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In 2012, the Octavio Ortíz community decided to rebuild their casa comunal.
The new infrastructure is more spacious and has a higher foundation, which is fundamental considering that in the past the communities in this part of the country have suffered greatly from floods caused by the overflow of the Lempa River. This building will serve as a shelter for natural disasters and emergency situations.
The beginning wasn’t easy.
Elmer Portillo, who at that time was serving as the President of the community, recently commented on the committed effort put into the the project, “When we began the construction of the new communal house, we didn’t have enough money, nor secured support from NGOs or institutions, we only had the will and the ability to work.”
Despite these limitations, this is the result. A spacious modern structure with impressive architecture.
The community contributed 100% of the labor and also some of the economic resources to purchase materials such as concrete blocks, cement and zinc sheets. Various other sources, among them VOICES, have supported the project with small donations over the years. VOICES made a final donation of $4,750 for the installation of the floor, which will conclude the project in the next few months.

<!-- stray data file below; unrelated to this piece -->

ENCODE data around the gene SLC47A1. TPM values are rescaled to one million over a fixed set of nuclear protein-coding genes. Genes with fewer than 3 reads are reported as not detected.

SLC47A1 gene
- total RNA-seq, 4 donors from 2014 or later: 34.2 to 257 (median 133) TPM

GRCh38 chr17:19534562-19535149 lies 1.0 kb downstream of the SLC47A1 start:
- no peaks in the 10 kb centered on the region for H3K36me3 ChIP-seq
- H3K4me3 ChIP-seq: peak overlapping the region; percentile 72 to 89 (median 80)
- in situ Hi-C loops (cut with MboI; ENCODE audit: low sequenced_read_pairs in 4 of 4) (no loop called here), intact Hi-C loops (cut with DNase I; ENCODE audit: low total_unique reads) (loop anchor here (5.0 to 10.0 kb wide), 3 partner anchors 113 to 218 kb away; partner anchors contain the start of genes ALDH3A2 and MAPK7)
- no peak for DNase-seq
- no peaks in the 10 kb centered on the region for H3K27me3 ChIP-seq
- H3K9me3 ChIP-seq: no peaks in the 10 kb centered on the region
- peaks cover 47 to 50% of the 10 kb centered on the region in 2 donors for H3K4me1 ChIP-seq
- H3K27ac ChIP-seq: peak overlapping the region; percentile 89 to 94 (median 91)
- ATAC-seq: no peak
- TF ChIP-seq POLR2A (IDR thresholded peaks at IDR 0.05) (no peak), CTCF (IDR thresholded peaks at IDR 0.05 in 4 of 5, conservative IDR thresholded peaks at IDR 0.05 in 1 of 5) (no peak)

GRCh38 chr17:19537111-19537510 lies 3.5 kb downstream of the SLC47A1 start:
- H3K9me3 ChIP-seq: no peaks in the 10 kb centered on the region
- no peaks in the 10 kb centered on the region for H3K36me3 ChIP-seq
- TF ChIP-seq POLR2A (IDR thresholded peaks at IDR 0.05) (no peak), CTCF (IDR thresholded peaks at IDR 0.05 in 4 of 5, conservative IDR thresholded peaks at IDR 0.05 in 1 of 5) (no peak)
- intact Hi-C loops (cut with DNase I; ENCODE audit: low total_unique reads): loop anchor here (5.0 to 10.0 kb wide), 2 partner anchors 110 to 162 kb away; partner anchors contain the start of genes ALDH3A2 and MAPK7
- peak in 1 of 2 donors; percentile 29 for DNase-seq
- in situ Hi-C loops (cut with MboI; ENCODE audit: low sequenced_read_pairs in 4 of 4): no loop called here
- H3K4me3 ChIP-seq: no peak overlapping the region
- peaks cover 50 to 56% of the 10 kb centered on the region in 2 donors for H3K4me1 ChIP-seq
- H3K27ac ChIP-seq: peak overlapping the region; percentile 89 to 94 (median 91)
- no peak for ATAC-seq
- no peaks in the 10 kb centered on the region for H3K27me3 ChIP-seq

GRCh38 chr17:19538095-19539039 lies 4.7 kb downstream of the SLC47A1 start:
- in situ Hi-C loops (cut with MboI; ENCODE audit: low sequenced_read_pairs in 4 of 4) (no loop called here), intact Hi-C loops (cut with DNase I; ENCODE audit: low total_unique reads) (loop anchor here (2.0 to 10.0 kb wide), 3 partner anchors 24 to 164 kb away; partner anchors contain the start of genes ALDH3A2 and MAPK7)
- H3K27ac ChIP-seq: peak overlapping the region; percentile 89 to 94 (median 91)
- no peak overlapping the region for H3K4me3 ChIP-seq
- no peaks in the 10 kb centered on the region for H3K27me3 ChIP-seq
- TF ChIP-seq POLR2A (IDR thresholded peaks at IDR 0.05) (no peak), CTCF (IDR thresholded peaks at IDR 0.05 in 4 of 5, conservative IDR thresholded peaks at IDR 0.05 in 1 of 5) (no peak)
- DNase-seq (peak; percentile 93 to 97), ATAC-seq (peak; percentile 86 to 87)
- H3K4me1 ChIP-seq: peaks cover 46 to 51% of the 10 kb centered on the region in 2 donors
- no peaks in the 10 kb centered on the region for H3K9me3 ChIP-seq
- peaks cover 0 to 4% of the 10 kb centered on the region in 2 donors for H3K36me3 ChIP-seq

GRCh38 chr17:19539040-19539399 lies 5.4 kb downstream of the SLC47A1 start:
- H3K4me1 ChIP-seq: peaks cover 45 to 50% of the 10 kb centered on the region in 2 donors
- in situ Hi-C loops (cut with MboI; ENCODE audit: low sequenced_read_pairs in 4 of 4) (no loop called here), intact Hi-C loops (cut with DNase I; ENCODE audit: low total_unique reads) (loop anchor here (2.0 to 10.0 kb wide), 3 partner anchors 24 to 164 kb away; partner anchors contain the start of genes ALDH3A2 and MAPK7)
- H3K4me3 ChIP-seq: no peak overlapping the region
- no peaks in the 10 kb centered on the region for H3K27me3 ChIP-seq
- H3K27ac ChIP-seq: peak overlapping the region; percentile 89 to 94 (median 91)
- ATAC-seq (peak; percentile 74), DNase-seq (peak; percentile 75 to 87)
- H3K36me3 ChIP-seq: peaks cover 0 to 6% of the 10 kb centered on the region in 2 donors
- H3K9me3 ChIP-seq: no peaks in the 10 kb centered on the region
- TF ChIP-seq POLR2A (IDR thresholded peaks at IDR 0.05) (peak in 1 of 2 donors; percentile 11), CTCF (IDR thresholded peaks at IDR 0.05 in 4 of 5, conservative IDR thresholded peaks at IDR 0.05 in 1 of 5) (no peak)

VOICES ON THE BORDER congratulates the community, especially its board of directors for all their determination and hard work.
Voices on the Border staff couldn’t do what we do without the confidence and support of our amazing U.S. Board of Directors. They are a diverse cadre of talented people with historical links to El Salvador and each year they come they strengthen these familiar bonds of solidarity, the very reason for VOICES’ existence. Below are some of the highlights from this year’s delegation held in January.
In San Salvador:
In Morazán :
In the Bajo Lempa
At the end of the delegation we took a detour and hiked in Cerro Verde, an extinct Volcano in Santa Ana.
CLICK HERE to read what one board member wrote.
Educators from both Washington D.C. and community Amando Lopez began an intentional partnership aimed at improving the educational environment of the community and the pedagogical capacities of each group.
This intentional connection is based on a common purpose, working cooperatively to create community that reflects shared core values.
On August 25, Ecclesial Base Communities (CEBES), family members, the Archdiocese of El Salvador and international visitors said their goodbyes to a well-known Liberation Theology priest at the Awakening Center in San Salvador.
Father Pedro D’ Clercq, though born and raised in Belgium, had spent the past 47 years living and working with the Salvadoran CEBES as one of it’s founders as well as a prolific proponent of Liberation Theology throughout Central America. Although he died peacefully in his sleep after battling lung cancer, he’s already been imprinted in history next to such martyrs as Oscar Romero, Octavia Ortiz, Rutillo Grande and Segundo Montes.
According to the CEB’s he was born in Izegem, Belgium on the 10th of February, 1939.
In June of 1964, Padre Pedro was ordained as a priest by the Roman Catholic Church. He stayed in Belgium as a teacher, until he received the calling to come serve in the Americas, oddly enough, at a soccer game. He began his service in Panama and then came to El Salvador in 1968 where he formed base communities and cooperatives throughout San Salvador, Chalatenango and Usulután.